Monday, July 22, 2019

Peaches and Cream Cake

Peaches and Cream Cake, Peach Cake, White Velvet Cake, Buttermilk Birthday Cake, Cake Decorating IdeasFor my birthday last week, the best present was my husband taking two days off work to spend with us.  I was surprised to wake up Thursday morning to the smell of bacon, and after getting my boys up and dressed and downstairs, there were presents and blueberry pancakes waiting.

"It's a birthday party!" my two-and-a-half-year-old exclaimed, upon seeing the wrapped presents.  He eagerly ate his pancake, and couldn't wait to help me open presents, which included a new double waffle maker and a couple of baking books.

I've had a few cakes on my list of cakes to bake this summer, but decided on this Peaches and Cream Cake for my birthday, since peaches are so wonderful this month.  Starting with a fluffy, white buttermilk cake, I filled the cake layers with fresh peach compote, lightly spiced with ginger.  Instead of a rich buttercream, I opted for a light, subtly sweetened mascarpone whipped cream frosting.

This is a cake that gets better every day, as it soaks up the moisture from the peaches and the whipped cream.  After cutting the first piece, I realized I was a bit too conservative with the peach filling - in not wanting it to leak out the sides, I didn't use quite enough, and really should have spread the filling all the way to the edges.  Aesthetically, more filling would have looked nicer, not to mention getting more peach compote into each slice is definitely desirable, because it tasted fantastic.

The mascarpone whipped cream frosting is a nice change from buttercream, and perfectly complements the fruit filling and the vanilla buttermilk cake.  It's light and refreshing, cool and creamy, and everything a summer cake should be.  The leftover whipped cream frosting is also great on pretty much anything.  Spooned onto a warm fruit crisp or crumble, a simple dark chocolate cake, layered into a trifle, served on waffles (which we did a few days later)... the possibilities are endless.  And for an easy, but dramatic decoration, I cut a small clipping from our peach tree to garnish a whole peach on top.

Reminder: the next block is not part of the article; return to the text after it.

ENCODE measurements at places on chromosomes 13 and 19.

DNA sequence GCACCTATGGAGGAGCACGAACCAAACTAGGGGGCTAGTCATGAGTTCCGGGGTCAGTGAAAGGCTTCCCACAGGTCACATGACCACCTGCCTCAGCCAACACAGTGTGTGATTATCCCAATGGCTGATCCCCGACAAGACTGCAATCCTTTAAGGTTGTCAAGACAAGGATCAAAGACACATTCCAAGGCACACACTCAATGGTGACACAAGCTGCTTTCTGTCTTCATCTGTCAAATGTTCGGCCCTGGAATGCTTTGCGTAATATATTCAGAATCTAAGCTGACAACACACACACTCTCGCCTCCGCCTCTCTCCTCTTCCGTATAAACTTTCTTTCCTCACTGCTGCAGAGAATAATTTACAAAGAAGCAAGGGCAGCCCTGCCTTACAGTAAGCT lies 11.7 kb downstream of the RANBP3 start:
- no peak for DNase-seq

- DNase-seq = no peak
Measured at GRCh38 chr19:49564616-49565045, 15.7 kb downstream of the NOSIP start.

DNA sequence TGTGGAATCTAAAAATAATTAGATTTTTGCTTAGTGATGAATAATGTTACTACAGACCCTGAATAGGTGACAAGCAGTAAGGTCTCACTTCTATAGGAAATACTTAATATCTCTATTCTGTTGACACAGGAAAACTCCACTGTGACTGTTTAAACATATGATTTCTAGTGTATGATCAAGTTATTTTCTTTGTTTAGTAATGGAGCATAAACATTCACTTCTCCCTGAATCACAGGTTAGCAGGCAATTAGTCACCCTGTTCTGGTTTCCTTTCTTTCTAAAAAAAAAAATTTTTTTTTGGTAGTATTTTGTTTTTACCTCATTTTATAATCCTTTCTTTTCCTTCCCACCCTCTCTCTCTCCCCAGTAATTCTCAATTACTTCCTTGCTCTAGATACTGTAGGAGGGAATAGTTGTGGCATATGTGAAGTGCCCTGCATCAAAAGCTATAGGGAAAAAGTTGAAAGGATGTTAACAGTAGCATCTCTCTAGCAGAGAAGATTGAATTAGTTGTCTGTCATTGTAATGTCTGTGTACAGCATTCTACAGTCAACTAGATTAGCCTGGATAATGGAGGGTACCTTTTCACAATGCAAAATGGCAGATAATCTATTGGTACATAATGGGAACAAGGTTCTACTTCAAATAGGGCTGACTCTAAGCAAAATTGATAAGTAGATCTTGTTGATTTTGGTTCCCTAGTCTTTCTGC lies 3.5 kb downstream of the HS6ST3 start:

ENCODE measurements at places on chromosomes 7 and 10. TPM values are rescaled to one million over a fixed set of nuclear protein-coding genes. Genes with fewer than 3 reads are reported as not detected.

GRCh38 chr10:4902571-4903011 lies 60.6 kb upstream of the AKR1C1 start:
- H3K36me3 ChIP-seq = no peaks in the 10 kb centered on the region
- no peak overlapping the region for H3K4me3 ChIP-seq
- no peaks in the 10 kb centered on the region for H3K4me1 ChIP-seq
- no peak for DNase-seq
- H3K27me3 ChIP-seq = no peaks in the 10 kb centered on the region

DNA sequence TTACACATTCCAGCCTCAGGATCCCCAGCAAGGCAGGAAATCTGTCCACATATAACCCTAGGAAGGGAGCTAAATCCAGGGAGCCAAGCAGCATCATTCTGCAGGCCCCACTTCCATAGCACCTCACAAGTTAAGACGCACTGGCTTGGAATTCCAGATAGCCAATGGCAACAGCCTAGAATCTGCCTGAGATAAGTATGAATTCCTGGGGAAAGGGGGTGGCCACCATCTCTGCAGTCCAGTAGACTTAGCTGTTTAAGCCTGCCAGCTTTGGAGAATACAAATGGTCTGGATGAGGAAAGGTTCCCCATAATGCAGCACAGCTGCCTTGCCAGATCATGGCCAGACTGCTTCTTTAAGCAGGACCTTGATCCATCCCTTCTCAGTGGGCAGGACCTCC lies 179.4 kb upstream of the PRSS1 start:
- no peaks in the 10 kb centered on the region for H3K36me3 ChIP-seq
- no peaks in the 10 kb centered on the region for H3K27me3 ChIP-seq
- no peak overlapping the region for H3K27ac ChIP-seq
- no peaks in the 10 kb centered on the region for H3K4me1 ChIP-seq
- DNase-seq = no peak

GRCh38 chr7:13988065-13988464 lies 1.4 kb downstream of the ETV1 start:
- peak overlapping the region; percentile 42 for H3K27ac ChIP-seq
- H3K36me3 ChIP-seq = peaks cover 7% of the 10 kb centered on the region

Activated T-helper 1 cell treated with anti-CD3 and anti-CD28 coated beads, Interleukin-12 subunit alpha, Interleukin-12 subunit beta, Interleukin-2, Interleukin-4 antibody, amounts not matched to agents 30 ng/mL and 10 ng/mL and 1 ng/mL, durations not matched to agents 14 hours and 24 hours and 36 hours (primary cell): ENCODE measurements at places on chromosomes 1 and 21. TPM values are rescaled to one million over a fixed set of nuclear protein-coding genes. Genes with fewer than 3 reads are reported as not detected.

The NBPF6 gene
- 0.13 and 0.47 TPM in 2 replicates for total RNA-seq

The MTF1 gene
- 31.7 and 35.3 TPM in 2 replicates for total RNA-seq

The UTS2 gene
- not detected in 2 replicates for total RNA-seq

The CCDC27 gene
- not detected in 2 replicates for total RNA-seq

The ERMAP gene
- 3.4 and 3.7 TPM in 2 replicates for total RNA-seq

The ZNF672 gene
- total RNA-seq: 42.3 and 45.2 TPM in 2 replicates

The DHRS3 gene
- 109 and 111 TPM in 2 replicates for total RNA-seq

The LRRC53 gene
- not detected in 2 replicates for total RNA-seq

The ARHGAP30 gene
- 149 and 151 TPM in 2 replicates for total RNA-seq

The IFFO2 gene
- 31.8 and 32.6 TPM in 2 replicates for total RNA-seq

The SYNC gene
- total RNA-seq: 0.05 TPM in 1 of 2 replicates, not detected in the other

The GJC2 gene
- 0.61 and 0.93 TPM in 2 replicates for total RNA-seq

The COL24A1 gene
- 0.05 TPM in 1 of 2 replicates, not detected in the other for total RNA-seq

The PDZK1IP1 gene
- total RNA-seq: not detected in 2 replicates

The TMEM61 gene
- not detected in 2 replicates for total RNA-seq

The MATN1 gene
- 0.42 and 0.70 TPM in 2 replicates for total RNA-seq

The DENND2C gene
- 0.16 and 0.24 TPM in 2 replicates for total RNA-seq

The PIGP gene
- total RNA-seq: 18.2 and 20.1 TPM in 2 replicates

Peaches and Cream Cake, Peach Cake, White Velvet Cake, Buttermilk Birthday Cake, Cake Decorating Ideas

Peaches and Cream Cake, Peach Cake, White Velvet Cake, Buttermilk Birthday Cake, Cake Decorating Ideas

Peaches and Cream Cake, Peach Cake, White Velvet Cake, Buttermilk Birthday Cake, Cake Decorating Ideas

Peaches and Cream Cake, Peach Cake, White Velvet Cake, Buttermilk Birthday Cake, Cake Decorating Ideas

Peaches and Cream Cake, Peach Cake, White Velvet Cake, Buttermilk Birthday Cake, Cake Decorating Ideas

Peaches and Cream Cake, Peach Cake, White Velvet Cake, Buttermilk Birthday Cake, Cake Decorating Ideas

Peaches and Cream Cake, Peach Cake, White Velvet Cake, Buttermilk Birthday Cake, Cake Decorating Ideas

Peaches and Cream Cake, Peach Cake, White Velvet Cake, Buttermilk Birthday Cake, Cake Decorating Ideas

Peaches and Cream Cake, Peach Cake, White Velvet Cake, Buttermilk Birthday Cake, Cake Decorating Ideas

Peaches and Cream Cake, Peach Cake, White Velvet Cake, Buttermilk Birthday Cake, Cake Decorating Ideas



Baking Notes and FAQs:


  1. As with everything I bake, my cakes are baked at high altitude (I live in Denver), and to achieve your own perfect results, you may need to make a few slight adjustments if you live at a lower altitude or sea level.  Please read this post and this post for all of my baking FAQs.  There are many articles online that can offer advice on how to adjust your flour, sugar and leavening for various altitudes.
  2. As noted in the recipe below, it's important for the egg whites, buttermilk and butter to be at room temperature.
  3. Cake flour is best in this cake.  It makes a much lighter cake than all-purpose flour does.  Be sure to sift the cake flour after measuring.
  4. Note that pictured here is 1/2 the recipe, baked in 6-inch cake pans, but the full recipe is written below for standard 8-inch layers.